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George Ticknor, Life, letters and journals of George Ticknor (ed. George Hillard), Chapter 1: (search)
Austrian Periodical for History and Statistics; Wolf, one of the librarians of the Imperial Library; Ferdinand Wolf, learned in Spanish literature, became one of Mr. Ticknor's literary correspondents. and Count Auersperg, a gentleman of an old Austrian family, who has distinguished himself as a poet, and got into trouble lately as a liberal poet. It was such a sort of conversazione in the open air as belongs rather to Italy than to Germany; it was all over before ten o'clock. . . . . June 24.—After a visit to Baron Lerchenfeld, this morning, I passed two or three hours in the Imperial Library, with Wolf, in looking over . . . . the old Spanish books. He is a great amateur in this department, and I found much to interest and occupy me, though almost nothing of value that was quite new. The most curious parts were out of the collection of an old archbishop of the Valencia family, of the house of Cordova. When I had finished this, . . . . I went to see Prince Metternich. I br
George Ticknor, Life, letters and journals of George Ticknor (ed. George Hillard), Chapter 5: (search)
oyed it very much, and we were all put into a sort of spirit of reverie by it. The gondoliers evidently enjoyed it. . . . . We stopped them at the end of an hour and asked them for some of their national airs. With these, too, they were quite ready, and sang a great many of them, intermingling them occasionally with parts of operas, which the whole of them sang with much spirit. It was a beautiful evening, and we rowed about, over towards the Lido . . till after eleven o'clock. . . . . June 24.—We passed almost a long day in the Doge's Palace, giving it entirely to the pictures there, which seem the more astonishing and admirable the more we see them. At two o'clock we saw the doves fed. . . . Wordsworth was with us in the evening, and we had an excellent dish of talk. . . . . June 26.—We left Venice this morning with less reluctance than we otherwise should have done, if the weather had not of late been so warm that we begin to be impatient to get into the mountains, where
t of June 21, 1863, at Upperville, Va. Boston Evening Journal, June 23, 1863, p. 2, cols. 1, 3; June 24, p. 2, col. 3. — Engagement of Sept. 13, 1863, at Culpeper, Va. Despatches. Boston Evening lle, June 21, and other news of date. Boston Evening Journal, June 23, 1863, p. 2, cols. 1, 3; June 24, p. 2, col. 3. —Movements of the armies; further accounts of engagements at Winchester and Aldie, Upperville, etc. Boston Evening Journal, June 23, 1863, p. 4, cols. 1-6; June 24, p. 2, cols. 1-3, p. 4, cols. 2, 6. —Guesses as to the whereabouts of the rebel army; other news. Boston Eveons. Boston Evening Journal, June 22, 1864, p. 4, col. 7; June 23, p. 2, col. 5, p. 4, col. 5; June 24, p. 4, cols. 1, 2, 5, 6; June 25, p. 2, cols. 1, 2, 4, 5, p. 4, cols. 3, 4; June 27, p. 2, colsf June 21, 1863. Other news of date. Boston Evening Journal, June 23, 1863, p. 2, cols. 1, 3; June 24, p. 2, col. 3. Upton, col. Edwin, 25th Regt. M. V. I. Roanoke Island, N. C., Feb. 8, 18<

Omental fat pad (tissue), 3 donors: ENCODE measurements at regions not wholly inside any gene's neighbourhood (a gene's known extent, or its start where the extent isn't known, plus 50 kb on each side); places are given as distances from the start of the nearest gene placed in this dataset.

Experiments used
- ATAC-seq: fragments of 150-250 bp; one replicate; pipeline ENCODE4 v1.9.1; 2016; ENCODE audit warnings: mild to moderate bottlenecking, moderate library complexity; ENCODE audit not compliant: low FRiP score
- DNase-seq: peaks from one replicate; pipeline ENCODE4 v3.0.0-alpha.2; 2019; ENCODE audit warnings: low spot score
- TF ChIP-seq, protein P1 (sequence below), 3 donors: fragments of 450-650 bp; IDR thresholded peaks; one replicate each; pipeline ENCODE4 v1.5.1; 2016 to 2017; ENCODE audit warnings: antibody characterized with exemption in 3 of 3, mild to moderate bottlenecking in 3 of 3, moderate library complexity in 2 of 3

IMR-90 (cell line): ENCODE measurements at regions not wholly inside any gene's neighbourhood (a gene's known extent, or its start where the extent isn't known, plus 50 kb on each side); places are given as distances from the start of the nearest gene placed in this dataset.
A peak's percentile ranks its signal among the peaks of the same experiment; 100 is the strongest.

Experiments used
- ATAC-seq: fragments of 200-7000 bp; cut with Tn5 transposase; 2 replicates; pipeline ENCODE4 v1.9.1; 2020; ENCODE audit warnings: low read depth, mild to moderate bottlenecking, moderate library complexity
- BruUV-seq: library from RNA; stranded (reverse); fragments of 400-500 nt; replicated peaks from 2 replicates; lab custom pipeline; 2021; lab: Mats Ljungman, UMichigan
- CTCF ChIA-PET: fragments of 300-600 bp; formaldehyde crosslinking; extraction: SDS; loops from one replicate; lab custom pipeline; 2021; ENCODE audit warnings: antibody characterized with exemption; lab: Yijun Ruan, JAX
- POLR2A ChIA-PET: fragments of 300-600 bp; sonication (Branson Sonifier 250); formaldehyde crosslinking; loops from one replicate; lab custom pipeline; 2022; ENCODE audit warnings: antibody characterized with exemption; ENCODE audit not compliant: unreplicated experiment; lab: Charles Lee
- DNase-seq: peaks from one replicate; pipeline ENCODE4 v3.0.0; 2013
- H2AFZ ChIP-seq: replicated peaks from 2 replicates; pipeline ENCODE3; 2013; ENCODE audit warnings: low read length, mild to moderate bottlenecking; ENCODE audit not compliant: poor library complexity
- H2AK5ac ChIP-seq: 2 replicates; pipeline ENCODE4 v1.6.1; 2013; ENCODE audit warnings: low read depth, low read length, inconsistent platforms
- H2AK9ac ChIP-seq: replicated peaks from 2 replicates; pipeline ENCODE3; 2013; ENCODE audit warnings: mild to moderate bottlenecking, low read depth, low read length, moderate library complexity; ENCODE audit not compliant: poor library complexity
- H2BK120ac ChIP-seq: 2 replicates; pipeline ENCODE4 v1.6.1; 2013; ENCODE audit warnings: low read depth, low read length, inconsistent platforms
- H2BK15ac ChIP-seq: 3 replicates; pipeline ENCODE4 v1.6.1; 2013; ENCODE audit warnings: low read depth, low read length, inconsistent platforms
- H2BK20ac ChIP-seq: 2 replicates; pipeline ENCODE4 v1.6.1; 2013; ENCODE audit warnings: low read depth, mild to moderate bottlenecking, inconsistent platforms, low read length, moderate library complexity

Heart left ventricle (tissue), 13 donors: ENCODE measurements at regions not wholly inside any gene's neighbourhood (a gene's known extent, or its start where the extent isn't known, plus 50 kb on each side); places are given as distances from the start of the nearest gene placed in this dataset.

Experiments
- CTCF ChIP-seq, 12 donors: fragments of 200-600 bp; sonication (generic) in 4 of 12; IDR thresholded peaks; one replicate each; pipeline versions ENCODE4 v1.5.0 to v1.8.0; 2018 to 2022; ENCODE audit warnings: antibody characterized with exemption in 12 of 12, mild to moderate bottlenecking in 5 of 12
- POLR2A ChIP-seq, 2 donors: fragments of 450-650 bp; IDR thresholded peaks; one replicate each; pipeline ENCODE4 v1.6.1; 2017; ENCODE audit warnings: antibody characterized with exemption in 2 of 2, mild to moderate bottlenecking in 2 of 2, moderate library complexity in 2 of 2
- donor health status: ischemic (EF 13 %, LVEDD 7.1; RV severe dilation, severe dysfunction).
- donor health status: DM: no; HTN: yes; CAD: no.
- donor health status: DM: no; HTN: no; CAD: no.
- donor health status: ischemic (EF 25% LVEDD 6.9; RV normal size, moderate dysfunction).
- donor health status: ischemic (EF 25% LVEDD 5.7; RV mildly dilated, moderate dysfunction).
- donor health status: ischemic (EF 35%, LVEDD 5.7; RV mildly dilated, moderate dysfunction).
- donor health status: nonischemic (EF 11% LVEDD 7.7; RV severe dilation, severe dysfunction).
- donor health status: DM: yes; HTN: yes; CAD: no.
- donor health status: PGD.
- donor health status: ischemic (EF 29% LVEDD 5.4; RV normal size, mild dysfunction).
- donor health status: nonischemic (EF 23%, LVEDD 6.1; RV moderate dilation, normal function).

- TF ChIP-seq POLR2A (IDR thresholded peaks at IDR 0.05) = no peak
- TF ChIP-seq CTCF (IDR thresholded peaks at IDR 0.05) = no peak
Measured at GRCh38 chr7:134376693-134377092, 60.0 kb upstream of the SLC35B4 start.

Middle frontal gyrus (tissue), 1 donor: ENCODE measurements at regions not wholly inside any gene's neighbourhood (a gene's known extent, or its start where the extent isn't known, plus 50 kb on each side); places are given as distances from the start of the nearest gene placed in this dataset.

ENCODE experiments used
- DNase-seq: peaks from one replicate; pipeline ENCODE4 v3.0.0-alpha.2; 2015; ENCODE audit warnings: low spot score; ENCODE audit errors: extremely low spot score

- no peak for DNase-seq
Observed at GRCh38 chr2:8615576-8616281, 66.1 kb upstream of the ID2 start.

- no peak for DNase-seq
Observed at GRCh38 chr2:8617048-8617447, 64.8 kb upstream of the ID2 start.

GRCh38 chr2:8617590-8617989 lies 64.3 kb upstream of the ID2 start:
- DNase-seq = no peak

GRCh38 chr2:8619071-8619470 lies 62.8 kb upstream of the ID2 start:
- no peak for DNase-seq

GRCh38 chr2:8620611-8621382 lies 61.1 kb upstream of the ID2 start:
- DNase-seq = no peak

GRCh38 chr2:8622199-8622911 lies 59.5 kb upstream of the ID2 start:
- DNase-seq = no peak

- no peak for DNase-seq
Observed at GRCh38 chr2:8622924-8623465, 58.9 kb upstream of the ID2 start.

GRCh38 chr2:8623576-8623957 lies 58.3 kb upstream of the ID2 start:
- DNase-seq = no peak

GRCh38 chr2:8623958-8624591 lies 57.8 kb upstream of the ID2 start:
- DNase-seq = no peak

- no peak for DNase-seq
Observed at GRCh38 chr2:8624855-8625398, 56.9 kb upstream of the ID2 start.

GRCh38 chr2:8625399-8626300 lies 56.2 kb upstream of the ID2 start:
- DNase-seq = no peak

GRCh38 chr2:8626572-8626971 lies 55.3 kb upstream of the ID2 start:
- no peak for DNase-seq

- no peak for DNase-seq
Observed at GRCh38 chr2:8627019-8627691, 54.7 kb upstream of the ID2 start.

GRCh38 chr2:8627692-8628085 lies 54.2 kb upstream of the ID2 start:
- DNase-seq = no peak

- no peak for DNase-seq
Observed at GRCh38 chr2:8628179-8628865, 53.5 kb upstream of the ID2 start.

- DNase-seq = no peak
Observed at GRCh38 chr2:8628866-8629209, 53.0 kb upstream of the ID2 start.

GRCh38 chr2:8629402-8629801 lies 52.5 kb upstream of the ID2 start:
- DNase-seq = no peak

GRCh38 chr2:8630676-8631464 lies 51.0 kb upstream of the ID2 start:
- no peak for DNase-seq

Brig.-Gen. Bradley T. Johnson, Confederate Military History, a library of Confederate States Military History: Volume 2.1, Maryland (ed. Clement Anselm Evans), Chapter 7: Marylanders in 1862 under Gen. Robert E. Lee. (search)
0-61, and had joined Captain Herbert, his cousin, at Harper's Ferry, early in May, 1861. He was as honest, gallant and high-minded a gentleman as ever lived. The blood that Maryland poured out on that evening of June 6th was as precious and as glorious as any she has ever given in all her history, at Long Island, at Monterey, or in the army of Northern Virginia. At Staunton the regiment was reinforced with a new company under Capt. John H. Barry, which was designated Company G. About June 24th Jackson made a sudden disappearance from the front of Fremont, and reappeared on Lee's left on the Chickahominy. He picked up the First Maryland at Staunton, and moved by train. On the 25th he reached Ashland on the Richmond, Fredericksburg and Potomac railroad, fifteen miles north of Richmond, and at daylight of the 26th moved east toward Lee's left. By three o'clock he got in touch with the enemy's pickets at Pole Green church in Hanover county, and the First Maryland was ordered fo
in support; and next day he wrote, that threatened by an advance of the enemy, via Warwick Court House, he had evacuated Bethel and marched for Yorktown. He learned, afterward, that the enemy had only come out to procure horses and mules and had then returned; and he found his men much fatigued and dispirited by this constant marching and countermarching, made necessary by the weakness of his force, but still that must be done and the enemy kept in his trenches and fortifications. On June 24th, a war steamer came opposite the house of J. W. Gresham, on the Rappahannock river, below Urbana, and sent men ashore to purchase supplies. On being refused, and seeing a small company of Lancaster troops approaching, the enemy fled precipitately to their boats, fired on as they shoved off. The ship then opened and fired fifty-three shot and shell at Mr. Gresham's house, one of the balls striking the bed in which Mrs. Gresham was lying ill, and a shell exploding in an outhouse to which sh